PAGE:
Designed to house about 100 people in the event of a Soviet nuclear attack during the Cold War, this shelter provided few comforts
In the late 1950s, as the Cold War and its attendant threat of nuclear apocalypse continued to escalate, the American military came up with a new computerized plan to defend the country from Soviet bombers. The Semi-Automatic Ground Environment was a major networking effort by NORAD to pull in and organize radar information from many different locations in the case of a Soviet nuclear attack.
MIT and IBM were both heavily involved in the construction of SAGE and, in some sense, it was an important precursor to the networks that became the Internet.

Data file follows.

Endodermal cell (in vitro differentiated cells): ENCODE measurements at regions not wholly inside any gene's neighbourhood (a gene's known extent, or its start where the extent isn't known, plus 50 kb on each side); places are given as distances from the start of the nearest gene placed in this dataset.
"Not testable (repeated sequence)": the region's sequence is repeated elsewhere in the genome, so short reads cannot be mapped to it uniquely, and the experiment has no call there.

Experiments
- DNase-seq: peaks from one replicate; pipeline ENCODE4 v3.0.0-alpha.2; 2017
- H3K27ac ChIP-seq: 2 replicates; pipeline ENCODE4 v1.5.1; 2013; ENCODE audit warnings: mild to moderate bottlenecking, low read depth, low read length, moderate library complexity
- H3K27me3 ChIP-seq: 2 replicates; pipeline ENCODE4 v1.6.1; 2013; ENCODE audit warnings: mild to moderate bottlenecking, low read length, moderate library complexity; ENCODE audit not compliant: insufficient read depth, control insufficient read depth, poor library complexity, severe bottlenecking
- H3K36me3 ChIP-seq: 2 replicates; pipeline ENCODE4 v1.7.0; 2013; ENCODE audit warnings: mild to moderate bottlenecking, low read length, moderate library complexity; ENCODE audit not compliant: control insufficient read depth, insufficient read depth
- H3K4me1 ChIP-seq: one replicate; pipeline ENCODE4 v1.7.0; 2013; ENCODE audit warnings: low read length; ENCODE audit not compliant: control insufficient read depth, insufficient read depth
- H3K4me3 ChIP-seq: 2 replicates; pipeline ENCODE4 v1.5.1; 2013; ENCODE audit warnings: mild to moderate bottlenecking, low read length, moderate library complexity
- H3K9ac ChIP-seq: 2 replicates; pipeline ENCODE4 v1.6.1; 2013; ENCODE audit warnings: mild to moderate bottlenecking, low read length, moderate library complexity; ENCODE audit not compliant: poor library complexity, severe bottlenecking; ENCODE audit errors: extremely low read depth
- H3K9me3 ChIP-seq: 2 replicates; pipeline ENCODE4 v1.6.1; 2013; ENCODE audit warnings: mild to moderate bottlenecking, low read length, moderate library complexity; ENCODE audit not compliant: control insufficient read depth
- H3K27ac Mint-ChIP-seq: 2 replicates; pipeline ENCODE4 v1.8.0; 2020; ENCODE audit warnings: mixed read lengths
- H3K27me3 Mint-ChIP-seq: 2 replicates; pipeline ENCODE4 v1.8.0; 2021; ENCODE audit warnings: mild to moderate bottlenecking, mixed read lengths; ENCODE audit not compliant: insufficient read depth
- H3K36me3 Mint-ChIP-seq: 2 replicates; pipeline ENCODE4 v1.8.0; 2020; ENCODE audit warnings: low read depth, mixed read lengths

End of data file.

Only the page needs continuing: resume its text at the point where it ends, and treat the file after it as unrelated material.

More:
Despite the electronics, SAGE required people to actually operate the system and respond to any threats it might detect. That meant creating fallout shelters for those people. Above, you see one of these shelters, which could have housed 100 people in the event of an attack. The Library of Congress calls the buildings, "exceptionally important examples of the architecture of the Cold War."
This fallout shelter -- or the many constructed by private citizens -- might not have worked to protect people. And even if it did, the life would have been spartan, as you can see. But shelters like this, plans like this, provided psychological cover for the government's planning. We could survive nuclear war intact, the government swore. Lee Clarke has called these kinds of plans, "fantasy documents," and described how they were used to "tame disasters." This fallout shelter is the architectural embodiment of those nuclear dreams.
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